Irish team scores gold in science Olympics

16 Sep 2003

An Irish team has won a gold medal for the first time in this year’s International Science Olympiad and IBM has presented the four students with university scholarship awards to recognise their skill in informatics, chemistry and biology.

Gold-medal winner Martin Orr and bronze-medal winners Paul Webster, Lauren Rutherford and Michael White recently returned from various locations around the world where they competed against other secondary students in their respective subjects. They were selected for the international panel after competing in the IBM/Dublin City University (DCU) Irish Science Olympiad Competition in December last year.

Orr, from the Methodist College in Belfast, is the first member of any Ireland team to win a gold medal at the prestigious competition. Travelling to the University of Wisconsin in the US with other Irish competitors, he was awarded a gold medal out of 259 competitors from over 70 countries in the International Olympiad in Informatics 2003. Orr is currently studying for his A Levels and was presented with an IBM university scholarship award worth €2,500.

Charlie Daly, the Irish team leader, said: “Martin winning the gold medal is an incredible achievement. He is a very talented young man. He took on the rest of the world in computer programming and won.”

Webster, of High School Rathgar, Dublin, represented Ireland in Belarus winning a bronze medal in the International Biology Olympiad.

Rutherford, of Foyle and Londonderry College, won a bronze medal in Greece at the International Chemistry Olympiad. White of Hamilton High School, Bandon, Co Cork, won a bronze medal at the International Physics Olympiad, which was held in Taiwan.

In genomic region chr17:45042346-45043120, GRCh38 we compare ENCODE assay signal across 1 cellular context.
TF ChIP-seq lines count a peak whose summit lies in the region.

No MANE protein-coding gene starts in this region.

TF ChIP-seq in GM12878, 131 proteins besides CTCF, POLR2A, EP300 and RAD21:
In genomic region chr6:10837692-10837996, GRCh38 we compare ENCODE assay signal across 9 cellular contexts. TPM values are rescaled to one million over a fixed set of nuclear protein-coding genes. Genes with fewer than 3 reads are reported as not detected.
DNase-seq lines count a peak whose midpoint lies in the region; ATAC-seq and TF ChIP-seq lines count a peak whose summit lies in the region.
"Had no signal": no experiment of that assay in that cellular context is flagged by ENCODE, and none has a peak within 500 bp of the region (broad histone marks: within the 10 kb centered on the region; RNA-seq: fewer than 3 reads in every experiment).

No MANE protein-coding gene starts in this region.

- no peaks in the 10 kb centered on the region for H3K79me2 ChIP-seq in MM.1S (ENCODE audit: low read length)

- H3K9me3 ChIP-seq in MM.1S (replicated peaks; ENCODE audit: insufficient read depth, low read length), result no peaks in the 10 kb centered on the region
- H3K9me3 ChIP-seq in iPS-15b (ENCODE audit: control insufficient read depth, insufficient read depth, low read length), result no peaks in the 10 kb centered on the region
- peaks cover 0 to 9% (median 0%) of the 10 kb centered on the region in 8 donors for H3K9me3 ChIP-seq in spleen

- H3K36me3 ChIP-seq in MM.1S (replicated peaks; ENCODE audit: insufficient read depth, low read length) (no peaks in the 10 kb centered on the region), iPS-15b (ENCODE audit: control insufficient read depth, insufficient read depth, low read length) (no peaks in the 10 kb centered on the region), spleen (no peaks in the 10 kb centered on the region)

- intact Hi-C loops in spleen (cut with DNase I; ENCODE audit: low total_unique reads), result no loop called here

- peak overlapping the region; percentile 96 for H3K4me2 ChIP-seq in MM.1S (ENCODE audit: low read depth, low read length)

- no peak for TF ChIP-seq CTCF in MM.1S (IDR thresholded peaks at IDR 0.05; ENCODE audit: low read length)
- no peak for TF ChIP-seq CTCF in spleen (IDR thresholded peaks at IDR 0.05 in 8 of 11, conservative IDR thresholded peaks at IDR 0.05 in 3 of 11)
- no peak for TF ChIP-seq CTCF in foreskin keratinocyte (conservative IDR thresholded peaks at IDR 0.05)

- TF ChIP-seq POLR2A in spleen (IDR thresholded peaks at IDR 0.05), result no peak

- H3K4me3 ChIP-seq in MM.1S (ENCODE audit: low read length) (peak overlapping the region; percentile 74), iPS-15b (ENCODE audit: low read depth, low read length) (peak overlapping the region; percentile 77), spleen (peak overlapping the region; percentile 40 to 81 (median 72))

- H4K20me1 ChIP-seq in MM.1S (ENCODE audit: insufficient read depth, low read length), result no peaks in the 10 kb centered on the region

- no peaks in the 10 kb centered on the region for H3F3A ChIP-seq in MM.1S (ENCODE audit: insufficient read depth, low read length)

All members of the Ireland teams were tutored by DCU Science and Computing Faculties to compete in the international olympiads and have achieved outstanding results against stiff competition from well-established industrial and scientific economies, including north America and Asia.

Michael Cotter, director of the Irish Science Olympiad at DCU, commented: “All the international medal winners have achieved an amazing level of success when you consider that some countries specifically train students over many years for these events.”

Orr, Webster and Rutherford are now about to embark on their university education in the areas of natural science (Trinity College Dublin), physics with astrophysics (Queens University Belfast) and mathematical science (University College Cork) respectively.

By John Kennnedy